Snoezelen Room

Snoezen-room
Multisensory environment room
Snoezelen Multi-Sensory Environments offer a relaxed atmosphere with pleasant surroundings, soothing sounds, captivating aromas, tactile experiences, massage and vibration, vibrosonic sensations, and gentle movement.  Patients go through a pleasurable process of retraining in basic brain functions, while enjoying a relaxing experience that helps reduce agitation and encourages them at the same time. The use of this multisensory space helps with the treatment of behavioral and kinesthetic problems of people across the full age range, from children with cerebral palsy to the elderly with vascular dementia.

The idea of an MSE is to provide stimulation, and yet be calming.

It aims to provide a “failure-free” experience, allowing pleasurable stimulation without the need for verbal abilities or requiring specific outcomes. The focus is to help the user of the room to gain maximum pleasure from the sensory activity they and their carer are involved in.

The approach to using an Multi-Sensory Environment is generally non-directive, without the need for intellectual or verbally mediated activity in terms of following instructions or rules, and regular exposure seems to be more effective. Essentially, one would allow the user of the space the time and opportunity to experience at their own pace what the room has to offer. One may not use or activate immediately all equipment that the room has available, but gradually introduce more of the sensory stimulation, allowing the cues given by the client to guide their caretaker.

The time in the Multi-Sensory Environment should be client-focused, with the wishes of that individual determining the activity.
Their attention, interest and expressions of pleasure or displeasure are the basis for participation in the Multi-Sensory Environment. Obviously the responses to the experience of the room will be highly individual and caregivers need to be sensitive to the client, suspending their expectations and judgments, closely monitoring any responses they notice in their clients.

For example, a client with dementia and poor eyesight may be frightened by a “flying” bird in the Multi-Sensory Environments, while another whose vision is not impaired may be delighted by the same projected image. Some may find soft colors projected onto the walls soothing, but become confused by pictures. Music may be pleasurable for some clients, but too stimulating for others. In another situation, one who is tactile defensive will not want to touch or even have near them any tactile stimuli, and should not be pushed with this, but allowed to explore other aspects of the Multi-Sensory Environment. Over time, and perhaps being close to others and watching them touch and enjoy the tactile stimulation, this client may begin to feel safe enough to give this sensory experience a try.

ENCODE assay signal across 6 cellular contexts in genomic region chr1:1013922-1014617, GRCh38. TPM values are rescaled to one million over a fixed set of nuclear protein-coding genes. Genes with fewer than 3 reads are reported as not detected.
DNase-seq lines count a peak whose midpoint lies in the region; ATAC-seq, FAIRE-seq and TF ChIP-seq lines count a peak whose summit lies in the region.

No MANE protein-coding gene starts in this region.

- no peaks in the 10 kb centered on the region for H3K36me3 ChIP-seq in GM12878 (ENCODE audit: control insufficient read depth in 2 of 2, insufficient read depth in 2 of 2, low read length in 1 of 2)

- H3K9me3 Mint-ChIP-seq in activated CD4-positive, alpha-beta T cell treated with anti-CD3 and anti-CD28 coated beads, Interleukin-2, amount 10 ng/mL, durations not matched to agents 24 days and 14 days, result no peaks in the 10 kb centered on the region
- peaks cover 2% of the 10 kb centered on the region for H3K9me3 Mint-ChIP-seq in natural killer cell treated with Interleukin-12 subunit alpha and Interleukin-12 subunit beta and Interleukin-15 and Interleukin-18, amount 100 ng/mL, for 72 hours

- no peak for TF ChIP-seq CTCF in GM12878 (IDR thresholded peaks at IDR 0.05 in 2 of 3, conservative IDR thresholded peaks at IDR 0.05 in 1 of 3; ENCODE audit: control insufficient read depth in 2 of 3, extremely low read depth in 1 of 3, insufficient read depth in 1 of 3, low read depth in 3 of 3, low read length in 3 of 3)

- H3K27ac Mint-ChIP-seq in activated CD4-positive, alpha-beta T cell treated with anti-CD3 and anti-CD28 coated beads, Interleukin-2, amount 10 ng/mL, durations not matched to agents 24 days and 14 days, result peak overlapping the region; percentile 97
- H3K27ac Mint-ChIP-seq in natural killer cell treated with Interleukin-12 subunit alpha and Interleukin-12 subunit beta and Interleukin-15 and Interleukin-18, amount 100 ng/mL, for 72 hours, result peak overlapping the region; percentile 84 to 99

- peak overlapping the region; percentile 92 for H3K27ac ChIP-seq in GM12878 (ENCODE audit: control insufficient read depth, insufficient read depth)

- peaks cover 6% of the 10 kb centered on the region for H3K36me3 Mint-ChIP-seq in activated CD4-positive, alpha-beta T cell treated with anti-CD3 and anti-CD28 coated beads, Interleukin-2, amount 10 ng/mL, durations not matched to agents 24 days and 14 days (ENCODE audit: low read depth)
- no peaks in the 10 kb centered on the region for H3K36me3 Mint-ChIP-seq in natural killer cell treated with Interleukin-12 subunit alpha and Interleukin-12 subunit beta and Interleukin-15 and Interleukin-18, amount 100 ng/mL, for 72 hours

THE SENSES

The world is full of sensory stimuli. Some individuals are not able to organize and respond appropriately to this stimuli, others have lost skills due to accident or illness, and some others lack the ability or freedom to make choices to balance their sensory lives. For these individuals the world may be a confusing and frightening place, full of over- or under-stimulation. They may behave inappropriately and act or respond in ways others do not understand.

the senses

The idea of an MSE is to provide stimulation, and yet be calming.

It aims to provide a “failure-free” experience, allowing pleasurable stimulation without the need for verbal abilities or requiring specific outcomes. The focus is to help the user of the room to gain maximum pleasure from the sensory activity they and their carer are involved in.

The approach to using an Multi-Sensory Environment is generally non-directive, without the need for intellectual or verbally mediated activity in terms of following instructions or rules, and regular exposure seems to be more effective. Essentially, one would allow the user of the space the time and opportunity to experience at their own pace what the room has to offer. One may not use or activate immediately all equipment that the room has available, but gradually introduce more of the sensory stimulation, allowing the cues given by the client to guide their caretaker.

The five senses with which we are most familiar are:

  • Vision (Visual) — Provides us with details about what we see and helps us to define boundaries as our brain processes color, contrast, shape, and movement.
  • Touch (Tactile) —Keeps us in contact with our surroundings. Touch is vital to our survival and is one of our modes of communication. From head to toe, our skin helps us feel temperature, light touch, deep pressure, vibration, pain, and so much more.
  • Smell (Olfactory) —We use the sense of smell all the time. Flowery, pungent, musty, acrid, and putrid—we identify many things by their smells. Strong memories can also be tied to smells.
  • Hearing (Auditory) —Provides us with details about the sounds we hear such as volume, pitch, rhythm, tone, and sequence.
  • Taste (Gustatory) —Gives us feedback on the different types of tastes: sweet or sour, spicy, salty, bitter, etc.

    Two senses with which we may not be as familiar are:

    • Vestibular —This sense puts balance into our lives. It provides information about movement, gravity, and changing head positions. It tells whether we’re moving or still, as well as the direction and speed of our movement. We may even tell whether we are vertically or horizontally positioned—even with our eyes closed.
    • Proprioception —This sense processes information from our muscles, joints, and other body parts to provide us with an unconscious awareness of the position of our body parts in relation to each other—and their relation to other people and objects.

    Contact us to send you more information about the available programs!

    11 + 10 =

    Call Now Button